THE year 2018, no doubt, holds a lot of significance for consumerism in Nigeria. The enactment of the Federal Competition and Consumer Protection Commission Act (FCCPCA), that year, is seen, by many Nigerians, as one of those significant steps, taken by the Federal Government, to actually give teeth to the issue of consumer rights protection in the country.
The FCCPC Act was enacted by the National Assembly in December 2018, and subsequently signed into law by President Muhammadu Buhari in January 2019.
The introduction of a set of competition rules into the nation’s regulatory oversight framework was seen as the much and long-awaited reform, designed to ensure that market distortions across all sectors are minimized and rules of fair play respected in the market place.
From CPC to FCCPC
Prior to the enactment of the Act, what consumers in this part of the globe had, was the Consumer Protection Council (CPC), a regulatory body whose statutory role was just about consumer issues. But, not a few believe, consumerism and the fight against consumer rights infraction needed to be taken further. To protect the nation’s consumers and bring sanity to the nation’s market it had become imperative to set up a regulatory agency, that would be comprehensively empowered to carry out the statutory roles of playing the advocacy role for the consumers and save them from mischievous brand custodians and service providers.
Implications of the transformation
Not a few, therefore, believe that the enactment of the FCCPC Act in 2018, among other things, would enhance the commission in its fight against consumer rights infractions, in an environment where the average consumers are completely oblivious of their rights.
For instance, unlike the dissolved CPC, whose duties were only consigned to consumer rights issues, the new Act provides the FCCPC with some oversight functions that extend beyond consumer protection issues. That is, issues that cover all entities in Nigeria that engage in commercial activities as bodies, corporate, or as government agencies.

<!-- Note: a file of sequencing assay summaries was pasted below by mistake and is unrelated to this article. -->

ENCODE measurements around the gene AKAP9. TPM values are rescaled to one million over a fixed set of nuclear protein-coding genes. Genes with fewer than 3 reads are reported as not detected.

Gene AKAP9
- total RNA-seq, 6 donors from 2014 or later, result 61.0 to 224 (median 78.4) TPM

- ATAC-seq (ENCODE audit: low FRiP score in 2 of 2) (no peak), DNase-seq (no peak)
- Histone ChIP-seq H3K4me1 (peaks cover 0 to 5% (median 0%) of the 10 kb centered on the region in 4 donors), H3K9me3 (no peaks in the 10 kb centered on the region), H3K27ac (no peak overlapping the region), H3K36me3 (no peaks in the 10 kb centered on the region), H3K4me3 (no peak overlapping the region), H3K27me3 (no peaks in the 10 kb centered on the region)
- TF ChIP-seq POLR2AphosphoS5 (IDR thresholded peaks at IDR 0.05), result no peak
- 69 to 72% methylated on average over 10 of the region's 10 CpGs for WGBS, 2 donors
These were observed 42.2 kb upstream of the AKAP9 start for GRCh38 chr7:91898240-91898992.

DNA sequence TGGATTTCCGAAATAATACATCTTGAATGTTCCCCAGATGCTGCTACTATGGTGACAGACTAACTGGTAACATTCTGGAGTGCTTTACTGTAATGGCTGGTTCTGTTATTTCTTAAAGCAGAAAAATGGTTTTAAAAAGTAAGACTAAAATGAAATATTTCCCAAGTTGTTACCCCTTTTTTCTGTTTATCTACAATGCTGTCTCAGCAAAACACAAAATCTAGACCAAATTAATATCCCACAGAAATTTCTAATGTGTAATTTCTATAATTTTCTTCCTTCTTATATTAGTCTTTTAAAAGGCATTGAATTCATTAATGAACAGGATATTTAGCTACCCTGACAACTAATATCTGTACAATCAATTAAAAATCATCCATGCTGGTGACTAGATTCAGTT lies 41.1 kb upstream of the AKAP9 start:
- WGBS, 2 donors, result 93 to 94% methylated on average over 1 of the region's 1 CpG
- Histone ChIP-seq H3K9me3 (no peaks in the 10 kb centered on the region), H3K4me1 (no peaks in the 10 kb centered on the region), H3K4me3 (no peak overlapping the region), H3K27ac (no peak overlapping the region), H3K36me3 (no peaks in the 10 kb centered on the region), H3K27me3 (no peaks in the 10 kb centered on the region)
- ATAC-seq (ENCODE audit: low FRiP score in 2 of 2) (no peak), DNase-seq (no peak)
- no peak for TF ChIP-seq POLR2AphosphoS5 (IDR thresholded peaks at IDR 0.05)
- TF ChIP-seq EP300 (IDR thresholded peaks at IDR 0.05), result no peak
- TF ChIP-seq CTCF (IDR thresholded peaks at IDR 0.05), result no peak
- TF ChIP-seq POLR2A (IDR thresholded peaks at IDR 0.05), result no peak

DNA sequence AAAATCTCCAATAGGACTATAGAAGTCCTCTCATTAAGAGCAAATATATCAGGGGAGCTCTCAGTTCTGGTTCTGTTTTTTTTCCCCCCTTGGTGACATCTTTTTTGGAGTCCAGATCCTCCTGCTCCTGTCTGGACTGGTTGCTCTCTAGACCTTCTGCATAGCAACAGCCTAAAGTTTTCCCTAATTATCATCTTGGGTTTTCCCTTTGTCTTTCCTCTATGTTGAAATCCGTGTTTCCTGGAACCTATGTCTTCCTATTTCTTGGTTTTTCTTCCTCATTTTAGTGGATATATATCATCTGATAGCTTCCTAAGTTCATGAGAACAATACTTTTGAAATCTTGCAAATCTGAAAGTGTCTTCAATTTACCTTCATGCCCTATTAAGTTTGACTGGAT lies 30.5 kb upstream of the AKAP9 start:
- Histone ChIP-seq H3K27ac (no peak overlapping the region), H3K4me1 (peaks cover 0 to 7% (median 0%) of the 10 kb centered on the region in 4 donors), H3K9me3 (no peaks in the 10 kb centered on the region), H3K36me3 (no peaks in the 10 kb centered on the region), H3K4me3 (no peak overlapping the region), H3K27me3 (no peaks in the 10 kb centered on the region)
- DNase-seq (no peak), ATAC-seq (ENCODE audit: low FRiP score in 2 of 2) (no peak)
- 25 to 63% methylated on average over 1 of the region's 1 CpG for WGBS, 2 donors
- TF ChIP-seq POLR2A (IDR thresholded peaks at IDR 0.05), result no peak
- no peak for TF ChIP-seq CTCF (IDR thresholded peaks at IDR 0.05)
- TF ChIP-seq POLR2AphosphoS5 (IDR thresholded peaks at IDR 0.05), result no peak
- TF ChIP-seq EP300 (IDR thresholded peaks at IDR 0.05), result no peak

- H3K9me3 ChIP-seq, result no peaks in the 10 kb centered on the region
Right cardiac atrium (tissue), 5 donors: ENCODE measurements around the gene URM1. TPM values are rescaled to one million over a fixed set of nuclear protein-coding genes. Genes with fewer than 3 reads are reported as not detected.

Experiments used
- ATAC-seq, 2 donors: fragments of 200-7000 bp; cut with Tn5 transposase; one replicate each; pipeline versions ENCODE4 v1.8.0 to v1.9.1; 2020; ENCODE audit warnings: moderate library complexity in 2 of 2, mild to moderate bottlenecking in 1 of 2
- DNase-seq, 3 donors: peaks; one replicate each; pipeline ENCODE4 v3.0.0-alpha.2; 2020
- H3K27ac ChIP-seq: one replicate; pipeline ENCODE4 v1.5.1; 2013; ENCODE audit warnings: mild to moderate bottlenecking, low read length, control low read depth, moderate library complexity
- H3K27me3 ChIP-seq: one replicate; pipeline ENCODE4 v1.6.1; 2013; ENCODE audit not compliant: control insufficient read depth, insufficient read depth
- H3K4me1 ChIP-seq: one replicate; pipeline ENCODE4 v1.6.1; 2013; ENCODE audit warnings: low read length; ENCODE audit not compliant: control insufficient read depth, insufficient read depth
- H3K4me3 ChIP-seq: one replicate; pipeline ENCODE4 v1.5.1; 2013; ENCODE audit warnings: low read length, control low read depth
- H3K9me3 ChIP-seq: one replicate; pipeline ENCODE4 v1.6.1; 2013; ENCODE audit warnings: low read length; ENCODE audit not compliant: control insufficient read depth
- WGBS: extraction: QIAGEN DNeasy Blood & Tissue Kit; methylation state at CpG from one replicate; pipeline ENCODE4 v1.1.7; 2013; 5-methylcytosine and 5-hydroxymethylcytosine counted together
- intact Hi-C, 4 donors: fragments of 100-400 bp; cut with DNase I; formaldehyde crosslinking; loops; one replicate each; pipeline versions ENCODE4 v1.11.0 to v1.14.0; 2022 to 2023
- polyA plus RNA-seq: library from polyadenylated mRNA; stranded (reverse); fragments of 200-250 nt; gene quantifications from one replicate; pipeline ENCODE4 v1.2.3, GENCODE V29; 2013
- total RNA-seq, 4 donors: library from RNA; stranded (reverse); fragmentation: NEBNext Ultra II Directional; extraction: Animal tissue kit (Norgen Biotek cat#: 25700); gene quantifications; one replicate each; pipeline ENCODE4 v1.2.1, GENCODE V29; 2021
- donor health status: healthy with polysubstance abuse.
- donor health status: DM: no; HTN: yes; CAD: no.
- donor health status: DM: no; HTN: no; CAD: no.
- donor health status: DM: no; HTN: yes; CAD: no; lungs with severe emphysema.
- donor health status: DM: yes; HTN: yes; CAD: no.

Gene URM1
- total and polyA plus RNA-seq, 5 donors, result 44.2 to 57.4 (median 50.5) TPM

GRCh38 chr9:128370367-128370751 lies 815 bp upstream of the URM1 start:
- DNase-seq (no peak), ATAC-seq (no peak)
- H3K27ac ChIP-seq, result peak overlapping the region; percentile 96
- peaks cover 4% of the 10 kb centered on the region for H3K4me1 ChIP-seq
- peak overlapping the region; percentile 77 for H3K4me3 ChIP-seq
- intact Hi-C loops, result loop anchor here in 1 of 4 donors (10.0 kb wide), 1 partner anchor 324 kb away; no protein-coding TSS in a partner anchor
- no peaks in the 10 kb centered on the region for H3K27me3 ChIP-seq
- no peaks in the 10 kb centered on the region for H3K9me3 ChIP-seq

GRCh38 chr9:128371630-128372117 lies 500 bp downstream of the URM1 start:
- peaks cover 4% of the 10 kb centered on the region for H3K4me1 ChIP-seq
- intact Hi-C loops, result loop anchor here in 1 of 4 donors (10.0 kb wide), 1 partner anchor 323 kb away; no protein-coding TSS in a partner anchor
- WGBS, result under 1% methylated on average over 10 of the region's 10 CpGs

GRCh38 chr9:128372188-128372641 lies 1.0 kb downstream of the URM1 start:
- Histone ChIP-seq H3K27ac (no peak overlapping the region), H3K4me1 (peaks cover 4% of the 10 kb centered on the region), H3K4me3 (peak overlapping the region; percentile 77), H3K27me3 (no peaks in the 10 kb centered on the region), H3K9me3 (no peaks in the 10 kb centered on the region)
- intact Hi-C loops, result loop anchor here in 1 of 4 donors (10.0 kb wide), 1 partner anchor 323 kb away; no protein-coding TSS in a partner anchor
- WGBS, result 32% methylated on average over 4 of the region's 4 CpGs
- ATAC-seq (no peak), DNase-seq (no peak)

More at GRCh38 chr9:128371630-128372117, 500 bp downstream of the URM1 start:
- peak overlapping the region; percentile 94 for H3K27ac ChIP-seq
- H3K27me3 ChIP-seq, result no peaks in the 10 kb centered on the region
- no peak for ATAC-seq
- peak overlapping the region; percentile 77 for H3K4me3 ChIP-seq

Interestingly, one of the fundamental changes the FCCPC Act has brought is the renewed vigour and impetus it has given the regulatory agency to go the whole hog with the consumer war. For instance, its establishment of a Consumer Tribunal attests to this fact.
Besides setting the new agency apart from the defunct CPC, the constitution of a Consumer Trribunal, it is believed, would enable it handle matters arising from the operations of the Act, a development that would further help the cause of consumerism in the country. For instance, the Tribunal is empowered to hear appeals from, or review any decision from the exercise of the powers of any sector specific regulatory authority in a regulated industry in respect of competition and consumer protection matters.
Interestingly, the structural and operational changes, within the Commission, were not enough to obliterate some skepticism, among some Nigerians on the level of preparedness of the agency’s operatives in really carrying out those statutory roles. Nothing really positive, they believed, could come out of such a government regulatory, since it would still have to pander to the whims and caprices of the powerful in the society, and therefore cannot be truly independent, to perform its statutory duties.
But, developments in the nation’s consumer landscape, in recent times, seem to be putting paid to such doubts. The regulatory agency seems bent on cleaning the Augean stable as far as consumer rights violations, in Nigeria, are concerned. It seems in a hurry to restore the waning confidence of the Nigerian consumers, as evident in its activities in the past few months.
Activities in the last six months
For instance, on Saturday, March 14, this year, it intervened on behalf of some Nigerian consumers, living around Victoria Island, in Lagos, when it sealed a Chinese eatery, Haufei Restaurant and Mall, located on 33, Aboyade Cole, for declining patronage from Nigerians.
The Commission had explained, immediately after sealing the restaurant, that the decision to shut down the Chinese eatery was based on intelligence and surveillance that the business outfit declined service to Nigerians.
“Staff of the business admitted this is the policy and our operatives experienced same. Both now closed for further regulatory action,” the Commission had announced on its official Twitter Handle, after shutting that eatery for being discriminatory.
The ovation that greeted that action had hardly died down when it, again, announced its decision to intervene in the nation’s health sector, regarding some patient’s rights infractions.
The Commission stated that it was setting up a public enquiry, on the possible violation(s) of consumer/patient rights, involving a robbery attack victim, Miss Moradeun Balogun and the management of R-Jolad Hospital, under the Federal Competition and Consumer Protection Act (FCCPA), the National Health Act.